The Baptism of Jesus, which we are commemorating today, fits into this logic of humility and solidarity: it is the action of the One who wanted to make himself one of us in everything and who truly joined the line of sinners; he, who knew no sin, let himself be treated as a sinner (cf. 2 Cor 5:21), to take upon his shoulders the burden of the sin of all humanity, including our own sin. He is the “servant” of Yahweh of whom the Prophet Isaiah spoke in the First Reading (cf. 42:1). His humility is dictated by the desire to establish full communion with humanity, by the desire to bring about true solidarity with man and with his human condition.
Jesus’ action anticipates the Cross, his acceptance of death for man’s sins. This act of abasement, by which Jesus wanted to comply totally with the loving plan of the Father and to conform himself with us, expresses the full harmony of will and intentions that exists between the Persons of the Most Holy Trinity. For this act of love, the Spirit of God revealed himself and descended to alight upon Jesus as a dove, and at that moment the love which unites Jesus to the Father was witnessed to all who were present at the Baptism by a voice from Heaven that everyone heard.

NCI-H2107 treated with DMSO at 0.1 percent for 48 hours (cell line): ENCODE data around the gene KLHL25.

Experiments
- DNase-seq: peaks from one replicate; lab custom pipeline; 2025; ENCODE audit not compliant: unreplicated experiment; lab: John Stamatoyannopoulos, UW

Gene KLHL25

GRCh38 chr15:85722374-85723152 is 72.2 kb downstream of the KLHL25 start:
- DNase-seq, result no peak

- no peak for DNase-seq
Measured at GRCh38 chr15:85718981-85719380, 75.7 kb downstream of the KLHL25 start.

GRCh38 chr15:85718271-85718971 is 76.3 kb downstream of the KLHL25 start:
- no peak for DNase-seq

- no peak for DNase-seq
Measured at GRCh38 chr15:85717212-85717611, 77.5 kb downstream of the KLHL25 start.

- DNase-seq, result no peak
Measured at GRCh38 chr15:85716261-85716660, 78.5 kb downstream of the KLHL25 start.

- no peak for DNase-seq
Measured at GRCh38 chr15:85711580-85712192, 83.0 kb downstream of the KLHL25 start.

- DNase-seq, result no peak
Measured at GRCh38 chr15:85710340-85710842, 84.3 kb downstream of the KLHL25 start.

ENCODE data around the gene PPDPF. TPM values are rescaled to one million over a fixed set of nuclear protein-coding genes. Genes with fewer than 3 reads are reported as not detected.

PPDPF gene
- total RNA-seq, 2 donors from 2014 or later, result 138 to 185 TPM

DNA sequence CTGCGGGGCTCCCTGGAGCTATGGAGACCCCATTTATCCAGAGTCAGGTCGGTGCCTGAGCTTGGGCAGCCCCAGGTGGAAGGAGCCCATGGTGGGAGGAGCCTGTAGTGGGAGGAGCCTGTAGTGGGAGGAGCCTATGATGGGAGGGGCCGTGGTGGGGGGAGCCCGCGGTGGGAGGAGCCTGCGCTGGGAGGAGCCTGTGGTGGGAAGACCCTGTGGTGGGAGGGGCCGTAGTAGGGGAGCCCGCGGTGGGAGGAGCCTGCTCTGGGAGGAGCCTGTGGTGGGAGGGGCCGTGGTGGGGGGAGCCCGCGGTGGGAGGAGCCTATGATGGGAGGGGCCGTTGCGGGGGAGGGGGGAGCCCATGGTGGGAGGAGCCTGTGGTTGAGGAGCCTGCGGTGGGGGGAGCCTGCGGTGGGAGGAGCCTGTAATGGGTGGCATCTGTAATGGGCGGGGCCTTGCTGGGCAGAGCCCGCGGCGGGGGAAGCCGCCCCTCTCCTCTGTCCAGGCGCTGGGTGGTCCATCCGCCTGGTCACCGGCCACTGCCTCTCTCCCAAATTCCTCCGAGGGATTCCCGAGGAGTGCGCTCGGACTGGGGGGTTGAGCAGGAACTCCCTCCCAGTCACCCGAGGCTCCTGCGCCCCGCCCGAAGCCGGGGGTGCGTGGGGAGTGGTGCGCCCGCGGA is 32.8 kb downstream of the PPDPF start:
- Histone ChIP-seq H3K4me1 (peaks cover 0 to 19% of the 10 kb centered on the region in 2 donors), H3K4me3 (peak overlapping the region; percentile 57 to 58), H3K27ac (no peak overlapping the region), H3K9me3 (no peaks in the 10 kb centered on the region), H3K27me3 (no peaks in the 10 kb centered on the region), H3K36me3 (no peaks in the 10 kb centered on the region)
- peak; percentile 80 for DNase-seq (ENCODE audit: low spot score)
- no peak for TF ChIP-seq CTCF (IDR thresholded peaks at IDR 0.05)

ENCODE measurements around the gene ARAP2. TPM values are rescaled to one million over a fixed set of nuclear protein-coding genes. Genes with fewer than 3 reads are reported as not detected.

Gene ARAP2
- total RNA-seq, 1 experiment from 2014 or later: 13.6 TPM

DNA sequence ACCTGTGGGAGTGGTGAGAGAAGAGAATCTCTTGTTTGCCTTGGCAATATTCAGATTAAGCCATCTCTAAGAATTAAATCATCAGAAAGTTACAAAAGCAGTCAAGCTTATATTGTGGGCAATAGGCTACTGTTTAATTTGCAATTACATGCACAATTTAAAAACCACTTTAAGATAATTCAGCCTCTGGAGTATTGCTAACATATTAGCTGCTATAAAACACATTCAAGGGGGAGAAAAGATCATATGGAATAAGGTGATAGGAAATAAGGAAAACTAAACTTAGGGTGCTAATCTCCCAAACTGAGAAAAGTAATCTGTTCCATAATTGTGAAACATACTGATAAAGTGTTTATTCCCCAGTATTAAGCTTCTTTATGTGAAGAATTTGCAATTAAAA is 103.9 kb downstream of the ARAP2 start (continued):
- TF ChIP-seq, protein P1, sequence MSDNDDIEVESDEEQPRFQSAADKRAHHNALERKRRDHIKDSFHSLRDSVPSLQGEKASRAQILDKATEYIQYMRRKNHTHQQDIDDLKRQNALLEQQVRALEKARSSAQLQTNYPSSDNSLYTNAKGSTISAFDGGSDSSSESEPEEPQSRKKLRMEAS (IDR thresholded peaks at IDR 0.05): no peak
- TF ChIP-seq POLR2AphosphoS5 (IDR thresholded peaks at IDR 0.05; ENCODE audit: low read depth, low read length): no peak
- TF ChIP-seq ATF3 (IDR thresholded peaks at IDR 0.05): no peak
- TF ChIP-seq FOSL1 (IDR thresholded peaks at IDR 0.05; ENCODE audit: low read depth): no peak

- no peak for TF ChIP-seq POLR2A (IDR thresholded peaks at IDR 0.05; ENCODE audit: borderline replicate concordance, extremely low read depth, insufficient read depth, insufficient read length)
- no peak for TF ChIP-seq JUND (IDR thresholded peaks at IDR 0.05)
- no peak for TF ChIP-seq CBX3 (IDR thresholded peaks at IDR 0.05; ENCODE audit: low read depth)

[Baptism] inserts [us] into this exchange of reciprocal love that is in God between the Father, the Son and the Holy Spirit…, God’s love is poured out upon [us], showering [us] with his gifts. …[C]leansed by the water, [we] are inserted into the very life of Jesus who died on the Cross to free us from sin and in rising, conquered death. Therefore, spiritually immersed in his death and Resurrection [we] are set free from original sin and the life of grace is born within [us], which is the very life of the Risen Jesus. He “gave himself for us”, St Paul says, “to redeem us from all iniquity and to purify for himself a people of his own who are zealous for good deeds” (Tit 2:14).
Benedict XVI, Homily for the Feast of the Baptism of the Lord, January 9, 2011